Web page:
Paudie Palmer on why Kanturk and Ballinhassig can inspire more dual clubs

'I've lost count of the number of occasions teams are told to concentrate on hurling or football when they lose a big game...'
Paudie Palmer on why Kanturk and Ballinhassig can inspire more dual clubs

Kanturk players Ryan Walsh, John McLoughlin and Liam Cashman celebrate after defeating Fr O'Neill's in the Co-Op Superstores Cork SAHC final at Páirc Uí Chaoimh. Picture: Eddie O'Hare

LAST weekend, there were six county finals played so nine more to go, which one did you enjoy the most? Or maybe the least?

Of course, your view probably depended on whether or not you had a runner in any of the six races.

Unfortunately, being denied the privilege of having any parishioners involved, my view had to be through neutral spectacles.

However, and it probably has some to do with underlying psychological issues, one victory that caught my attention was Kanturk capturing the SAH crown, which put them in the top 12 hurling clubs teams in Cork. Some achievement for a team from the northern western sticks.

Prior to anybody accusing us of anti-Fr O’Neill's bias, nothing could be further from the truth. In fact, there could be nothing but sympathy for the East Cork side having to arrive on to the county final stage with three players in the infirmary.

No, the admiration for Kanturk at this stage, has all to do with their dual mandate.

I think I have lost count of the occasions when the narrative comment that followed a dual team losing a championship match 'they should concentrate on hurling (or football)'.

On Sunday week, the footballers from Kanturk will pony up to Páirc Uí Chaoimh to play the neighbours Newmarket in a high dividend premier intermediate final.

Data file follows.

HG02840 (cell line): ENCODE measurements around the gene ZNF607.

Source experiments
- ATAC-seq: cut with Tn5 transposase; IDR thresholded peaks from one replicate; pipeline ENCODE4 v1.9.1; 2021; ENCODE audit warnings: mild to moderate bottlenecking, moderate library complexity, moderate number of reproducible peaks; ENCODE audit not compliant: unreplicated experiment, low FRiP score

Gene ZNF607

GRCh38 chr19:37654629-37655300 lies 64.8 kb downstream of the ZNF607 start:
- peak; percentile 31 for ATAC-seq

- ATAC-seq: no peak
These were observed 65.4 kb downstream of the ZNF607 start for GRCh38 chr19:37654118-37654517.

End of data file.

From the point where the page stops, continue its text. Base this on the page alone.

One of the big challenges, for the officers of a dual club, is to hold the line when a team manager is appointed.

I can inform you of a gentleman who would only be too willing to get involved with the aforementioned Kanturk club as their football bainisteoir and I am also more than confident that big ball success would follow.

There is only a wee issue, the ash storage room would have to be locked.

Similarly down west, a rumour that a hurling bainisteoir was successful in his policy that if one of “his” players engaged in Gaelic football activities, they would have to self isolate for a period of time.

Due to deadline constraints, the story is still only at rumour status.

Then we have Loughmore Castleiney, a small rural club in Tipperary that graze on the biggest pasture of both codes.

Last year, they reached both finals and suffered a double defeat. Of course, they were offered the immediate remedy: concentrate on one code.

Last Sunday week, they drew the hurling final with one of the aristocrats Thurles Sarsfields. On Sunday last, they donned their big ball attire against three in a row seeking Clonmel Commercials.

With the mna mór calling for backing music, Loughmore trailed by two, a ravenous turnover was applied on a hesitant defender, they gathered possession, two hand passes and it came to John McGrath, it was some goal.

The dual men climbed the steps.

So to Kanturk and their Tipperary cousins, thanks for striking a blow for dual believers and practitioners.